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Why does Earth have so much water compared with the other planets?

Kate Sisco, Crandon, Wisconsin 


Illustration by Christoph Niemann

Michael Drake, director of the University of Arizona’s Lunar and Planetary Laboratory in Tucson, answers:

Not only does Earth have a lot of visible water—oceans cover 70 percent of the surface—but another 10 oceans’ worth of water may be entombed deep inside. How the water got here is a matter of debate. Some researchers posited that comets or asteroids brought it to an initially dry Earth. This explanation has been largely ruled out, since the geochemical signature of Earth’s water doesn’t match those of comets and asteroids.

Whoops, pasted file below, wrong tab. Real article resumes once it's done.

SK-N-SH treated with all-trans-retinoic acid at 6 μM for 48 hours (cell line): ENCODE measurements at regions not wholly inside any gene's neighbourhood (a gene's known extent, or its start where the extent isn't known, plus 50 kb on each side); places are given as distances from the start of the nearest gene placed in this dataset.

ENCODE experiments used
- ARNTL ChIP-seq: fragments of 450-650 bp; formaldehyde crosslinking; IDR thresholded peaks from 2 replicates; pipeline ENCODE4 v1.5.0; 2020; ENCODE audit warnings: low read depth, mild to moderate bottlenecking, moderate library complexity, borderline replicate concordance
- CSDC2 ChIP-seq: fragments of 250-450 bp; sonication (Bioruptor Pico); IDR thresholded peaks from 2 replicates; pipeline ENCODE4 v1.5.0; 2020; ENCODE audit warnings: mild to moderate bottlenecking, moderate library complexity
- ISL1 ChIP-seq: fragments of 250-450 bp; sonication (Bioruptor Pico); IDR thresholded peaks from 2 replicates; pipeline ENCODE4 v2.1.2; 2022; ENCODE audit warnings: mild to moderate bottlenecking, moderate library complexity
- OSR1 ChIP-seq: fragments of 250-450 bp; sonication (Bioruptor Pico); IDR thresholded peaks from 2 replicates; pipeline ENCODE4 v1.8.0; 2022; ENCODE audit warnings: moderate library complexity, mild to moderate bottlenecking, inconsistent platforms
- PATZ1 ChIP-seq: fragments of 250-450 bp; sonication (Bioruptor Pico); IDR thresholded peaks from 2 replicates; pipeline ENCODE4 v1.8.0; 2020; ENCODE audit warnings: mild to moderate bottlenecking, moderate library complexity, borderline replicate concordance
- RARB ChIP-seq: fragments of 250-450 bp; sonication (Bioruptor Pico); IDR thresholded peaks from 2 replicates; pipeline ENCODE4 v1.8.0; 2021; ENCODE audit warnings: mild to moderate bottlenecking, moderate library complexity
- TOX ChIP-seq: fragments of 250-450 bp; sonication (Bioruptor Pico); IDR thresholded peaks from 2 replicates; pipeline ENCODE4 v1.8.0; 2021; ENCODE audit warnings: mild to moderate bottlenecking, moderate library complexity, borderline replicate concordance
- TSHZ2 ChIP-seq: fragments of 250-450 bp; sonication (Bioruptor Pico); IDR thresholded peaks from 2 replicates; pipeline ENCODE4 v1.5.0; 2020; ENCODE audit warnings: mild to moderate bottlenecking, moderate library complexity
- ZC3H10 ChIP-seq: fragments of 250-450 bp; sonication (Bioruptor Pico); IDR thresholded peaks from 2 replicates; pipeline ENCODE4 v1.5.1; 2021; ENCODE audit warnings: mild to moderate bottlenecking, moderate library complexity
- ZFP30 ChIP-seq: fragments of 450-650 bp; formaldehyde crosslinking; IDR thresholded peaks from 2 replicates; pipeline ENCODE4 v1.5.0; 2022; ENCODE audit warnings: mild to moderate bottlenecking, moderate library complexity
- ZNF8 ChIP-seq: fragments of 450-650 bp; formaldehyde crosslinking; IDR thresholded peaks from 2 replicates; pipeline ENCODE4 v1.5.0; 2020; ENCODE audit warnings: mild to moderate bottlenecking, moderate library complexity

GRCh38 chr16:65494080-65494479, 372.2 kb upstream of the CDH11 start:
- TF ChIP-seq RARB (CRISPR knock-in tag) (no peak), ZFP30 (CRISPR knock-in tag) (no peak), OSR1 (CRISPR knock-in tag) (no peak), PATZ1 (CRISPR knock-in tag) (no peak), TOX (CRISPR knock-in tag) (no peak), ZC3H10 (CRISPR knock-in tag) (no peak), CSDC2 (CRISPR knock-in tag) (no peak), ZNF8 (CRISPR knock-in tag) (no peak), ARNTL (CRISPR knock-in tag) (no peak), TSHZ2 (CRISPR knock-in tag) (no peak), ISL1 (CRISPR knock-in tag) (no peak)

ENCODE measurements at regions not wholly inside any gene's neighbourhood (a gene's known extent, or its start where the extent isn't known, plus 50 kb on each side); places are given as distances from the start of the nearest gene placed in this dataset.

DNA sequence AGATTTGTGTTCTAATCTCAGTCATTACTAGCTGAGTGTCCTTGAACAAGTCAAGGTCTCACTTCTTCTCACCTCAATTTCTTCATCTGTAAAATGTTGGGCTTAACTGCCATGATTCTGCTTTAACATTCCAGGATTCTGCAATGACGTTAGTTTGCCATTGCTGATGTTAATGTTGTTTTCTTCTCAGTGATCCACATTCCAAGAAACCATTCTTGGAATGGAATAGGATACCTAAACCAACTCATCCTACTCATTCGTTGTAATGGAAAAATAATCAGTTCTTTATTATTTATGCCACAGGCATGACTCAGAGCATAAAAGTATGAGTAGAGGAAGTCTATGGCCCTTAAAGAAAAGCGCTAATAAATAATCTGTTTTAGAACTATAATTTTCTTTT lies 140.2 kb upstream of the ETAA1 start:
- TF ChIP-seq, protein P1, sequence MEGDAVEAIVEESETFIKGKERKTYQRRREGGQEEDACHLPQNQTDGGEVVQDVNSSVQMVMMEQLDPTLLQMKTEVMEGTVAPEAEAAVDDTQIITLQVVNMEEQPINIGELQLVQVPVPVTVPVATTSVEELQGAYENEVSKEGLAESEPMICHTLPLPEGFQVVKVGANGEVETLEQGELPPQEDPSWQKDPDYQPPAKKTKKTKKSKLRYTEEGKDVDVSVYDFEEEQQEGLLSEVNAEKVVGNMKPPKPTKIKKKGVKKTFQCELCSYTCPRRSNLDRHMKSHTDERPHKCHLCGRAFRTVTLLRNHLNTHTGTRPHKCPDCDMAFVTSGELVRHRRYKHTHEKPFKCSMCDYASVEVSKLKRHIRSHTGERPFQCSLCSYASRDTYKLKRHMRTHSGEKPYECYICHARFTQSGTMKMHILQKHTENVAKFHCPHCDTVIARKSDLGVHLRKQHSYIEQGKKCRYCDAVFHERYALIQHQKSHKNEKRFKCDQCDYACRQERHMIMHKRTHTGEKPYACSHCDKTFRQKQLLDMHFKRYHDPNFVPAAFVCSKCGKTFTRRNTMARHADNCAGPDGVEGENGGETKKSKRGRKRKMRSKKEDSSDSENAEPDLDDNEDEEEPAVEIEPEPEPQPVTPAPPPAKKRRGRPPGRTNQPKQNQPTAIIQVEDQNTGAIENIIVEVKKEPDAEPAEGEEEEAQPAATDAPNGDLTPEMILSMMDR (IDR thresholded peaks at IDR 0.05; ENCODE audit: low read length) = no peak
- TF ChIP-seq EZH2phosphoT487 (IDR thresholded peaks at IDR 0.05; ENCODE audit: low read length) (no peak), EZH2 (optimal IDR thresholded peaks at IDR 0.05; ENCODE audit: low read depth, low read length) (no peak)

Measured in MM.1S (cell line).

More likely, our planet is wet simply because it formed from water-covered materials. Computer simulations suggest that when Earth began forming from dust particles 4.5 billion years ago, it was surrounded by clouds of hydrogen and oxygen that would have reacted together and deposited layers of water onto the particles’ surface. As bits of dust coalesced into the early Earth, the water was trapped and eventually became incorporated into the planet’s rocky innards. Some of that water eventually reached the surface through volcanoes. Earth is not the only world that formed wet. Venus apparently had water and lost it. Mars may still have more water than Earth, locked up in its permafrost and ice caps. The giant planets and their satellites also have lots of water. In the giant planets, it is in vapor form; the interiors of their moons may consist largely of water ice.

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